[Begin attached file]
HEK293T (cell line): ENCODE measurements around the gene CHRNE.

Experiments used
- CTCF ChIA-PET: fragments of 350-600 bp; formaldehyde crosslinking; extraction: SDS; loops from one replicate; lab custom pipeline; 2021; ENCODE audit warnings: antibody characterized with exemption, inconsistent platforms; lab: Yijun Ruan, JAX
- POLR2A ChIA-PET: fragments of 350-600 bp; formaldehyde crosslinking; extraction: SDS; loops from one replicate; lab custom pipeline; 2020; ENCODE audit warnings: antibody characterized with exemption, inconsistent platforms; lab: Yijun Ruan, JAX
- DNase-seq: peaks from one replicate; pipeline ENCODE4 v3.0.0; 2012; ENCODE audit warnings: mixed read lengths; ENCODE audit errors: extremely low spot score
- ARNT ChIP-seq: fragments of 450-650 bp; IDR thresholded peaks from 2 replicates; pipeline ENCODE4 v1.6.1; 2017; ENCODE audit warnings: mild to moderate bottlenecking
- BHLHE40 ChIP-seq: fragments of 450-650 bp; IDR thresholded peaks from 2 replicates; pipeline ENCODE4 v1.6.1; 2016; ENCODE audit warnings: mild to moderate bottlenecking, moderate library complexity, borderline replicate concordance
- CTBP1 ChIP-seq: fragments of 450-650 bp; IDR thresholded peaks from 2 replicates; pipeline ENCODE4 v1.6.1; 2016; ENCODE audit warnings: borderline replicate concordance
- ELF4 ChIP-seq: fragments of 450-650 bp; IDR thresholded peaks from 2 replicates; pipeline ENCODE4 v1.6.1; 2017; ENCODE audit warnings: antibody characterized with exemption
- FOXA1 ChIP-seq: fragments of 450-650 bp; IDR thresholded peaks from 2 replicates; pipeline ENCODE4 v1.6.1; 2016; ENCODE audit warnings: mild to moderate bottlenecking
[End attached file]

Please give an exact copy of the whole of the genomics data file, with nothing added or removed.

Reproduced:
HEK293T (cell line): ENCODE measurements around the gene CHRNE.

Experiments used
- CTCF ChIA-PET: fragments of 350-600 bp; formaldehyde crosslinking; extraction: SDS; loops from one replicate; lab custom pipeline; 2021; ENCODE audit warnings: antibody characterized with exemption, inconsistent platforms; lab: Yijun Ruan, JAX
- POLR2A ChIA-PET: fragments of 350-600 bp; formaldehyde crosslinking; extraction: SDS; loops from one replicate; lab custom pipeline; 2020; ENCODE audit warnings: antibody characterized with exemption, inconsistent platforms; lab: Yijun Ruan, JAX
- DNase-seq: peaks from one replicate; pipeline ENCODE4 v3.0.0; 2012; ENCODE audit warnings: mixed read lengths; ENCODE audit errors: extremely low spot score
- ARNT ChIP-seq: fragments of 450-650 bp; IDR thresholded peaks from 2 replicates; pipeline ENCODE4 v1.6.1; 2017; ENCODE audit warnings: mild to moderate bottlenecking
- BHLHE40 ChIP-seq: fragments of 450-650 bp; IDR thresholded peaks from 2 replicates; pipeline ENCODE4 v1.6.1; 2016; ENCODE audit warnings: mild to moderate bottlenecking, moderate library complexity, borderline replicate concordance
- CTBP1 ChIP-seq: fragments of 450-650 bp; IDR thresholded peaks from 2 replicates; pipeline ENCODE4 v1.6.1; 2016; ENCODE audit warnings: borderline replicate concordance
- ELF4 ChIP-seq: fragments of 450-650 bp; IDR thresholded peaks from 2 replicates; pipeline ENCODE4 v1.6.1; 2017; ENCODE audit warnings: antibody characterized with exemption
- FOXA1 ChIP-seq: fragments of 450-650 bp; IDR thresholded peaks from 2 replicates; pipeline ENCODE4 v1.6.1; 2016; ENCODE audit warnings: mild to moderate bottlenecking